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Friday, December 04, 2009

Friday Flashback

From December 2002:


The Forest Lord by Susan Krinard. Paranormal romance.








I'm so glad that paranormal romance has become popular lately! I've always read fantasy and science fiction, and am only a recent fan of romance, so it's nice to combine the two. If I'd known of stories like this one years ago, I'd have been reading romance longer than 6 or 7 years.

Harn, Hartley, Cornelius, whatever name he goes by, he's an interesting character. He has the Fane outlook---superior, selfish, powerful, and he believes himself incapable of and above the emotion of love. It's interesting to watch him slowly get caught up in emotion. He keeps telling himself that it's practicality or his own whims that drive him, when really, he's falling in love. Always fun watching romance heroes delude themselves, and The Forest Lord is better at it than most.

Eden began as a naive girl, turned into a rather jaded young woman, then matured almost overnight when her husband died. It was understandable that she believed her father responsible for taking her son away---after all, he'd disappeared himself. Finding her son, providing a good future for him, and restoring Hartsmere gave her a purpose she'd been lacking before. She was deluding herself as much as Hartley was, thinking that she'd make a better life for Donal by marrying Rushborough and getting Donal accepted in society. It became clearer every day that the sort of life she envisioned wouldn't be good at all for Donal, but it was the life she knew.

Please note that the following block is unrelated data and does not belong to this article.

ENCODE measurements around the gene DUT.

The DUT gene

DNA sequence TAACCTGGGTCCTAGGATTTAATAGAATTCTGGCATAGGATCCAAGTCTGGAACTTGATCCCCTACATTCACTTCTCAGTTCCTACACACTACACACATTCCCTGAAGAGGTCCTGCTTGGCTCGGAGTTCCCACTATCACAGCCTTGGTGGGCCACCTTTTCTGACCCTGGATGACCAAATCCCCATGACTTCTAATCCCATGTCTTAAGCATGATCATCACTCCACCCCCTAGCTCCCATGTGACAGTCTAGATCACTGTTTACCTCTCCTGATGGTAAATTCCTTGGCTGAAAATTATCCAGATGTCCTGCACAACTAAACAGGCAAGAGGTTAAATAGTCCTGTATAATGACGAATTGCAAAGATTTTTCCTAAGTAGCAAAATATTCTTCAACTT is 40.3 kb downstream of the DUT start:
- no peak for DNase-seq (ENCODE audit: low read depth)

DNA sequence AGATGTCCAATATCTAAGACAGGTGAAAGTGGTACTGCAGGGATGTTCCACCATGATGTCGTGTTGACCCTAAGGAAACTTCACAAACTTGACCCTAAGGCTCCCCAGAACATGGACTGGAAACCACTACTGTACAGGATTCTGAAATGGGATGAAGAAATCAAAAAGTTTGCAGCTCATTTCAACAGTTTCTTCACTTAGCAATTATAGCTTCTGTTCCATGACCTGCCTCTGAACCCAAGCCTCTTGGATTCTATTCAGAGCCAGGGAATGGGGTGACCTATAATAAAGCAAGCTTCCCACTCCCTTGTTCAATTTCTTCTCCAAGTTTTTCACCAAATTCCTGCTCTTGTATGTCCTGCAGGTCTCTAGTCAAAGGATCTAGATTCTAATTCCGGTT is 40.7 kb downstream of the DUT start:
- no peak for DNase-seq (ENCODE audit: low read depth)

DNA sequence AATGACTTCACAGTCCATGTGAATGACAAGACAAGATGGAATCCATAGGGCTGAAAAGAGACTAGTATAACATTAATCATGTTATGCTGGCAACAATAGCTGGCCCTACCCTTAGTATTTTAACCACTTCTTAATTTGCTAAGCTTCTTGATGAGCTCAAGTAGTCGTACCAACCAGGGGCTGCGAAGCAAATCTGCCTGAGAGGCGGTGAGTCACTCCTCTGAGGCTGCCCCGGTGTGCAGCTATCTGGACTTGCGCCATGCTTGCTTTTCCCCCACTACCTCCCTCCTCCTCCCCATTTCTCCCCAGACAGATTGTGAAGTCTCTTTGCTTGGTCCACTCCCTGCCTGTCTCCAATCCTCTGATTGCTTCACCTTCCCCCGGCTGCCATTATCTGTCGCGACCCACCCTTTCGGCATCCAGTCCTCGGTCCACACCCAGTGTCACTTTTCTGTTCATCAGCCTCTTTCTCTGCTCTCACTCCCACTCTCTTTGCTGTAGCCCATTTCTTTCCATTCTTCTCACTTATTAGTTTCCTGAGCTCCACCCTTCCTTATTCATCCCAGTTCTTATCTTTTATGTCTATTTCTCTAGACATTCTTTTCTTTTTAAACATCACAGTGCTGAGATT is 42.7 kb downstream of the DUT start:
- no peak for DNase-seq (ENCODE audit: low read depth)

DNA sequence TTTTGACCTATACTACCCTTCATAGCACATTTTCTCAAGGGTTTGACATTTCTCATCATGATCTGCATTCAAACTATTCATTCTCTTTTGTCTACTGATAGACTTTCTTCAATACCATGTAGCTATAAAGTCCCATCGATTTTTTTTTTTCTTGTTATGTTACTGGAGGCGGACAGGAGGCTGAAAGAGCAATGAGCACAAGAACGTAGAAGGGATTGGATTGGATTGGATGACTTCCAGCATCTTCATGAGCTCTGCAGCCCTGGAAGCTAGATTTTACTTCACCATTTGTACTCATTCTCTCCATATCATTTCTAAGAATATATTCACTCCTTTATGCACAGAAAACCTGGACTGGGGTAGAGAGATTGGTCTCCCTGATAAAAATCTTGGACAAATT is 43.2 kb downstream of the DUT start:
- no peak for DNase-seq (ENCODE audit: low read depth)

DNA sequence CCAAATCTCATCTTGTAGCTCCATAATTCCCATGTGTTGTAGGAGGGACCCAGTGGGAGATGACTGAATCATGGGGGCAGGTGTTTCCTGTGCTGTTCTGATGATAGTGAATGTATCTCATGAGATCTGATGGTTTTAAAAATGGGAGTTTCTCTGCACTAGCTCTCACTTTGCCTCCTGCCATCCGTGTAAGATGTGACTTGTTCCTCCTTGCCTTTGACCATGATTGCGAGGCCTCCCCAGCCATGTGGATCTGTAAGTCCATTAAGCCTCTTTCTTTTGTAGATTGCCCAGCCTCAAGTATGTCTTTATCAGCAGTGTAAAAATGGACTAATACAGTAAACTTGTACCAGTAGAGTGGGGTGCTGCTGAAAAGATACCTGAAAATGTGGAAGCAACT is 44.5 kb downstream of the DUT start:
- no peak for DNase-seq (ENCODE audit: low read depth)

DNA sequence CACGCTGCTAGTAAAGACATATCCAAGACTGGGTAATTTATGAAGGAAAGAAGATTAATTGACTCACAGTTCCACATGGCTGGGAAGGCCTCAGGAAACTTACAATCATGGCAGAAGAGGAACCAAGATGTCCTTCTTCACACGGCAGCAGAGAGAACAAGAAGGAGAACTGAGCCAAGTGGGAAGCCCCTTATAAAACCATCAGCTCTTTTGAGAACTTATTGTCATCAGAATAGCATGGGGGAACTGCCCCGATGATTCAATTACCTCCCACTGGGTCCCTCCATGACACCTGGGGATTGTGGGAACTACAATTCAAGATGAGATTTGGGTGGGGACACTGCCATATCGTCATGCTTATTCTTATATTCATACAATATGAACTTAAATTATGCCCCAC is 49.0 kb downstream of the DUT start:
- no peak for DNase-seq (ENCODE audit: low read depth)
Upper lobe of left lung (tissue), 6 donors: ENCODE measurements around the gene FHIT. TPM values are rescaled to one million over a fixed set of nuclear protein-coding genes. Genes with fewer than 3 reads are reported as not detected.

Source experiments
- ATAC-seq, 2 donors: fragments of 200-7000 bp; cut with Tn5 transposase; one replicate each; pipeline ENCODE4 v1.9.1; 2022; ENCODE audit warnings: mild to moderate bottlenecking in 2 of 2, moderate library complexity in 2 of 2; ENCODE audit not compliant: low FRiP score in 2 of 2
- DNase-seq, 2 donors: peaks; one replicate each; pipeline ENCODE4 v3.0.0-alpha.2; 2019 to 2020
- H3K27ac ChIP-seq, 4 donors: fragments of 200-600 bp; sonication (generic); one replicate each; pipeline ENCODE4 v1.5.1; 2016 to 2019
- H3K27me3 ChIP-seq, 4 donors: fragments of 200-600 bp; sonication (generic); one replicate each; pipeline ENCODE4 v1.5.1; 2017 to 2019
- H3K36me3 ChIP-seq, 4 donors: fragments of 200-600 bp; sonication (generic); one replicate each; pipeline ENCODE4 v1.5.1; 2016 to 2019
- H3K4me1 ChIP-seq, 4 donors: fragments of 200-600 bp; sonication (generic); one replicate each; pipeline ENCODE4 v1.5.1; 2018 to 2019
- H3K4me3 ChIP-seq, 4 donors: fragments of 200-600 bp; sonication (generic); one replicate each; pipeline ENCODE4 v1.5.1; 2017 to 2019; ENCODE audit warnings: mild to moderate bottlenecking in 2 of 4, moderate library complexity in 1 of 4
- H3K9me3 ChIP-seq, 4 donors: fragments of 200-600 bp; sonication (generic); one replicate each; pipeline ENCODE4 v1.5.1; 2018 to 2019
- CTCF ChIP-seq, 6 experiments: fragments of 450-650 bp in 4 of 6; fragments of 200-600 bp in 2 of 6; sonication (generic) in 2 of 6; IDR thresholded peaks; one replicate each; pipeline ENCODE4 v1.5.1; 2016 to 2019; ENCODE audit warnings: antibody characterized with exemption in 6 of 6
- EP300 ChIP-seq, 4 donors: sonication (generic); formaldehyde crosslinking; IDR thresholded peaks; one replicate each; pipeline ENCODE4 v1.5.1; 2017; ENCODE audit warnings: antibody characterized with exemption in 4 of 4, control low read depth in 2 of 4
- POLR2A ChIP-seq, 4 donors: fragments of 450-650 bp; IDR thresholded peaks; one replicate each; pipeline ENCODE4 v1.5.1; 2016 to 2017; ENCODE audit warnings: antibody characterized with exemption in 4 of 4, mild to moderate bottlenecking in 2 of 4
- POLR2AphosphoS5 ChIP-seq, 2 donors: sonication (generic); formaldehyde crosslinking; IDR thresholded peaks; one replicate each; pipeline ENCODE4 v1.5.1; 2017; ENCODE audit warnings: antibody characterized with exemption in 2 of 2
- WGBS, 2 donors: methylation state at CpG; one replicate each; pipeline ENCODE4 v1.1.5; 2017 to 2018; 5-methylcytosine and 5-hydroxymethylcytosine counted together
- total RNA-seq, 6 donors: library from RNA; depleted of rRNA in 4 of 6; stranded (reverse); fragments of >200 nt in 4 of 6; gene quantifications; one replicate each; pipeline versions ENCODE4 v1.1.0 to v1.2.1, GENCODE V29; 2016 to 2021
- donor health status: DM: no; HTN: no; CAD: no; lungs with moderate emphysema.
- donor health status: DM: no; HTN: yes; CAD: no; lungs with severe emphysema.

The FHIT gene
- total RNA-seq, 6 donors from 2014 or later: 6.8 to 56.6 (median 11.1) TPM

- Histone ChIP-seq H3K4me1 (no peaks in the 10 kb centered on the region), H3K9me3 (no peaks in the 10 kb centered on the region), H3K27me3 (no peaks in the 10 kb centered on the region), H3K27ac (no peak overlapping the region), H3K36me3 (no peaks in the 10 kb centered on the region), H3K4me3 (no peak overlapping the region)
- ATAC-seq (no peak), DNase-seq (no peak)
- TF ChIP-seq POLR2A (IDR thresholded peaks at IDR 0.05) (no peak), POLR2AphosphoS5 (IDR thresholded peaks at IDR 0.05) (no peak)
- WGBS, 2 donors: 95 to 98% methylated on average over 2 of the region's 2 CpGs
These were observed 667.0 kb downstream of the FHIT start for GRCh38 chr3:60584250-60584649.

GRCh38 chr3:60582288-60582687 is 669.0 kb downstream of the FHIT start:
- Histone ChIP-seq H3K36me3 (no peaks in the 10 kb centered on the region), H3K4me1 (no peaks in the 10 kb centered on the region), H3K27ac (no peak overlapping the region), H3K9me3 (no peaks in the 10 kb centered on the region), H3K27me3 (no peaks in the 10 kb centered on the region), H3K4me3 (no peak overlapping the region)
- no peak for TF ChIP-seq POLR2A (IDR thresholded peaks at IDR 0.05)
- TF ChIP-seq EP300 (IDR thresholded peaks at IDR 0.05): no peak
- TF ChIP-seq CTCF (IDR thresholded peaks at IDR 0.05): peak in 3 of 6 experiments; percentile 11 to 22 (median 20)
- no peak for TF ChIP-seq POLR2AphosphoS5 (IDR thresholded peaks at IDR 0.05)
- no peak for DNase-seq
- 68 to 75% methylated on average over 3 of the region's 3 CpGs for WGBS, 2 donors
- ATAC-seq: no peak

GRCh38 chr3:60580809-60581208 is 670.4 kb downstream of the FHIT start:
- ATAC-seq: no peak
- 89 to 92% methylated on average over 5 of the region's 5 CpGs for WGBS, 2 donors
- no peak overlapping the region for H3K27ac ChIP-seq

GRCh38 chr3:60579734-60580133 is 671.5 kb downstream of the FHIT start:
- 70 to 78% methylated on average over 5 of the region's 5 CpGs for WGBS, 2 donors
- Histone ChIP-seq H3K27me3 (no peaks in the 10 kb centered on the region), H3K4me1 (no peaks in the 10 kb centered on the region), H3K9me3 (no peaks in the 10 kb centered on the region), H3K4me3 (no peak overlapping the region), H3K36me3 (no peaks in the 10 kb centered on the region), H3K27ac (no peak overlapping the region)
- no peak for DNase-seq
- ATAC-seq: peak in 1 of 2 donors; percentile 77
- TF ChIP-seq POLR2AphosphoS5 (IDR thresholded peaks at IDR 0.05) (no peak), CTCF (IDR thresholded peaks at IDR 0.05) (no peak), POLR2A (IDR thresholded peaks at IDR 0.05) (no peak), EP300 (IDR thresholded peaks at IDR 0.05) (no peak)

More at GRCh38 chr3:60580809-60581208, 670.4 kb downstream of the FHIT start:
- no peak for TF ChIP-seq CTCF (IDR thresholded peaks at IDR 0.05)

I kept trying to see Aunt Claudia as someone who just wanted the best for Eden, someone who truly believed that Eden was happier with her previous social life in the city, and only wanted to help her return to that life with Lord Rushborough, but she made me so mad! I didn't suspect that she was responsible for sending Donal away, but I did feel vindicated when I found out! Very interesting ending to that part of the story, I thought. I wonder if her husband was the fox who'd been hunted earlier in the story.

I loved that Donal had inherited his father's magic. The scene with Hartley teaching him in the woods was very sweet.

It was perfect that Hartley did take Donal to Tir-Na-Nog. I always worry when characters just end up changing their minds, that they'll have second thoughts later, after the book ends. I think it was important that he did follow through with what he planned, and thought it was so appropriate that he couldn't enter because of the love in his heart. It made me laugh when the fairy offered to get rid of it for him!

And what a nice little jolt at the end, finding out that Mrs. Byrne, who I'd thought was just a nice housekeeper, turned out to be Nuala---I'm imagining Mother Nature.

All in all, a wonderful, entertaining story. Definitely a keeper!
You can read the entire thread, including comments from the author, here.


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